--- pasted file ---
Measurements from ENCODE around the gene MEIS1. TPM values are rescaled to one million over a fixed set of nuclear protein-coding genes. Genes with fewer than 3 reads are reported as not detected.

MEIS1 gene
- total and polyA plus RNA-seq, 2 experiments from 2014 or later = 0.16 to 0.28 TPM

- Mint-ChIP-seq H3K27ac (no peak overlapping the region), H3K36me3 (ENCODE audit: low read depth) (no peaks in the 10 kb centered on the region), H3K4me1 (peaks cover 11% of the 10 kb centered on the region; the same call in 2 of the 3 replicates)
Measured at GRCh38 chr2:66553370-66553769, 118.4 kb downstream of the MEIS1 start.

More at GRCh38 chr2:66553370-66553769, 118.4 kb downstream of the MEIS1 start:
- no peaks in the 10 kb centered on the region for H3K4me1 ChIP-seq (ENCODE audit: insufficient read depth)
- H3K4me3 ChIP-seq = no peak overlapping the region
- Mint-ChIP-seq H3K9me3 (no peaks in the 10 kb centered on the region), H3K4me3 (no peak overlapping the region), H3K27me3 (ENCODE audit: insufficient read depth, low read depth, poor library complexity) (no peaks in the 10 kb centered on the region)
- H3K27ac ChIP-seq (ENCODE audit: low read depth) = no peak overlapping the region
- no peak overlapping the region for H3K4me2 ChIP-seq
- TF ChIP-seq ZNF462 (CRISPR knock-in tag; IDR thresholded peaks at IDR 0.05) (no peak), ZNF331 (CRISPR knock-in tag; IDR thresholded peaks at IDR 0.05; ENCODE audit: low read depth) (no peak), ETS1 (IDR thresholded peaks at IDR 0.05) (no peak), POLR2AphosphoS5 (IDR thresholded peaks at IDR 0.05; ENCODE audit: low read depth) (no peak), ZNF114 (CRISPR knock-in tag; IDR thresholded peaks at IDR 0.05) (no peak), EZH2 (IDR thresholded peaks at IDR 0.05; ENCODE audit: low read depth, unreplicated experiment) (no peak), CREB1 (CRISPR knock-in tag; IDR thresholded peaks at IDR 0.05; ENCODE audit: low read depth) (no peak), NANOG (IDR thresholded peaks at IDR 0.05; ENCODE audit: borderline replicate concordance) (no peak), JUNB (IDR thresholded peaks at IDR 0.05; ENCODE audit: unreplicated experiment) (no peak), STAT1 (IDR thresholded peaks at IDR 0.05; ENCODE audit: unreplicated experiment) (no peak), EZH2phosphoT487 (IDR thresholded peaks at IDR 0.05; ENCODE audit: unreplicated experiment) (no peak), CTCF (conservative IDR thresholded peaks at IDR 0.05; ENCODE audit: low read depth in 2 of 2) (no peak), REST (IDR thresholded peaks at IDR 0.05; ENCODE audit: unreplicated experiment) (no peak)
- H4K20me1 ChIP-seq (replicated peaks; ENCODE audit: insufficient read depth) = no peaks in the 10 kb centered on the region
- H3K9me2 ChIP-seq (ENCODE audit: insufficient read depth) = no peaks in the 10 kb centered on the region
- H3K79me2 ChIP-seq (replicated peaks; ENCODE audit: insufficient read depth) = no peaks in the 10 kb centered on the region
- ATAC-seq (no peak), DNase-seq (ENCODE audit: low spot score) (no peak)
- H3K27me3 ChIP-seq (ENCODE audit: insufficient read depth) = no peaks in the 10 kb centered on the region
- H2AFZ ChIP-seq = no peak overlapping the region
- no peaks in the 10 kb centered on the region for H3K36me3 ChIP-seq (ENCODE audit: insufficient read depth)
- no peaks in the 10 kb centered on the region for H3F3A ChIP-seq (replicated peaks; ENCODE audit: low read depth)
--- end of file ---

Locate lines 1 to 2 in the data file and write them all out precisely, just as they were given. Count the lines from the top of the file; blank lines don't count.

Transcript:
Measurements from ENCODE around the gene MEIS1. TPM values are rescaled to one million over a fixed set of nuclear protein-coding genes. Genes with fewer than 3 reads are reported as not detected.

MEIS1 gene